We have another game set up in November and we’re going to escalate to 1250 points.  Time to start working on my next list!

Dropzone Commander: Typhoons Reporting for Duty

Even with the busy week, I was able to burn through my painting regiment to finish up my new Dropzone Commander Typhoons.

As with all my Resistance Army, they never can really find matching anything.  The most common is usually a black urban paint scheme but this time I opted for a desert themed scheme for one of the Typhoons.

I really rushed through these and it caused some issues with paint flecking. The weather also turned so the lower temperatures may have messed with the setting up of the primers too.

Overall, I’m happy with them.  They are painted and will go in my army this Sunday and will word for tabletop use.

I’m still debating on my actual list.  I think I’m set on this list:

My concern is it doesn’t have enough anti-air and it doesn’t max out the activation groups.  The lack of anti-air might not be that big of a problem since we’re playing a pretty small game (999 point Skirmish) but still, I’d like to have a little more balance.  Instead, I have a lot of anti-tank, some building demo, and a ton of squads.  The Fighters are pretty much a staple for most Resistance lists but I also have a group of fast-flying Berserkers with a Skulltaker for support and a group of Freeriders.

It should be a fun time regardless and I’ll plan on writing up how it went sometime next week.

Back to the Grind

Having finally finished up my Gen Con 50 reports, I jumped back into prepping some miniatures.  I started with a Knight Model for the Batman Miniature Game.

I have a few Suicide Squad starter figures that need to be put together but this Green Arrow figure I picked up is one of my favorite sculpts so I decided to work on him instead.  I got smart this time and busted out my dusty jewelers clamp because I remembered that Knight Models loves complicated three-point poses and rarely do they all match up easily.  I used a little green stuff to fix the angle on the bow arm and it all worked out in the end.

For basing, the new metal miniatures come with the much improved solid base instead of the slotted rubble bases that always required greenstuff to fill in and sculpt.  It was always a pain and I never felt like I could get the effect right.  The left image above in grey is an old base I obviously used greenstuff on.  The right is the new base that I’ll customize to fit the dynamic scenery that Green Arrow stands on.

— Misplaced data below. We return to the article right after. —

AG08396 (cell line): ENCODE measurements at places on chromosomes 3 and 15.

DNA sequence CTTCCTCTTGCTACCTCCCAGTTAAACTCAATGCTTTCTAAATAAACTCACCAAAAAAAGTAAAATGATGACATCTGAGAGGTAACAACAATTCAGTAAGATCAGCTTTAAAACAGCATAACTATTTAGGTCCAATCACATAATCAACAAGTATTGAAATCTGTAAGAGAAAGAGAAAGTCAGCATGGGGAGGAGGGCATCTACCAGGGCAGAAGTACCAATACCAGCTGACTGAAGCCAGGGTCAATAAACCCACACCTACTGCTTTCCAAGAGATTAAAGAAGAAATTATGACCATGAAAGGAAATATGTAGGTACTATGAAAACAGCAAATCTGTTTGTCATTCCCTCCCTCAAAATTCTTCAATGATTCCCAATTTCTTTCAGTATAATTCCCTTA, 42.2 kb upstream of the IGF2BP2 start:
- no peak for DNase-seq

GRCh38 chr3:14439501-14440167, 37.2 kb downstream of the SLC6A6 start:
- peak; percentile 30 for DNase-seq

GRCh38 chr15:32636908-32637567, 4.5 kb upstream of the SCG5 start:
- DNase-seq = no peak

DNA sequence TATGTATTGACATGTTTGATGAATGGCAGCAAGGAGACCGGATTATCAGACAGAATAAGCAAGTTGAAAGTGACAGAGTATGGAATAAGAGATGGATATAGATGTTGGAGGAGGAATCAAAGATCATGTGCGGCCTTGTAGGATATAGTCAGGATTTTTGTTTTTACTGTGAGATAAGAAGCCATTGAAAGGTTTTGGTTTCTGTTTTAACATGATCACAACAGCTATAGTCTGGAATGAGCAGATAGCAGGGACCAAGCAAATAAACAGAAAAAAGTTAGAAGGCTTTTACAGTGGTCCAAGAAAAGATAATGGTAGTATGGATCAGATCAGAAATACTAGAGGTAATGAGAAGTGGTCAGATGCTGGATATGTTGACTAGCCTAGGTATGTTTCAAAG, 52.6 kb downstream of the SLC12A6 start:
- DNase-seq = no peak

And here he is in all his glory.  He should be pretty fun to paint up.


This upcoming weekend, I have a Dropzone Commander game coming up at Funtastic Games so that means another “drop everything and finish up some models” week for me.

I’m tackling the new-ish Typhoon attack helicopters this time.  Only two models so it shouldn’t be too bad.

Ah but I spoke too soon.  These models are part of their dual packaging wave where each model comes with all the other gun iterations.  This package can double as the older Cyclone attack choppers or the new Typhoons.  I still really like the Cyclones so I don’t want to commit this models to only one choice so that means magnets.

It took me awhile to find my 2mm magnets and get everything set up but after that, it went as good as could be expected.  No real major issues but I wonder if I’m going to have to add a second magnet to those wings to help hold them in place.   Maybe after this weekend.  I’ve got to get these guys into the garage to prime up.  I’ll post my progress at the end of the week.

Gen Con 50 Recap Day 4

See Recap Day 1 or Recap Day 2 or Recap Day 3

The last day of the Con was here and my big Loopin’ Chewie Tournament was in the morning.  I say “big” because it had apparently sold out all 36 slots.  Last year I had four people show up so this was going to be interesting.

I only brought 6 games of Loopin’ Chewie so I’d have to run the event in two heats.  Maybe next year I’ll run them in separate event heats like X-wing does so that no one has to feel like they are waiting.

I still wasn’t sure what to expect with a sold out event of this size as it was a Sunday and a cheap event so a lot of people might just ditch anyway.  But nope. I had most everyone show up and those seats that were empty quickly filled up with friends of the other participants.  The main reason for the sell out? X-wing.  A group of X-wing tournament players had seen the event listing and all wanted to join in.  Apparently this group had started to play Loopin’ Chewie at some of the bigger X-wing tournament events around the country and found that it was a great way to blow off steam and de-stress during the long tournament runs.

It was a great group of gamers, from young kids who love the game, to a family that came from German where Loopin’ Louie is almost a national past time, and of course the X-wing tournament players.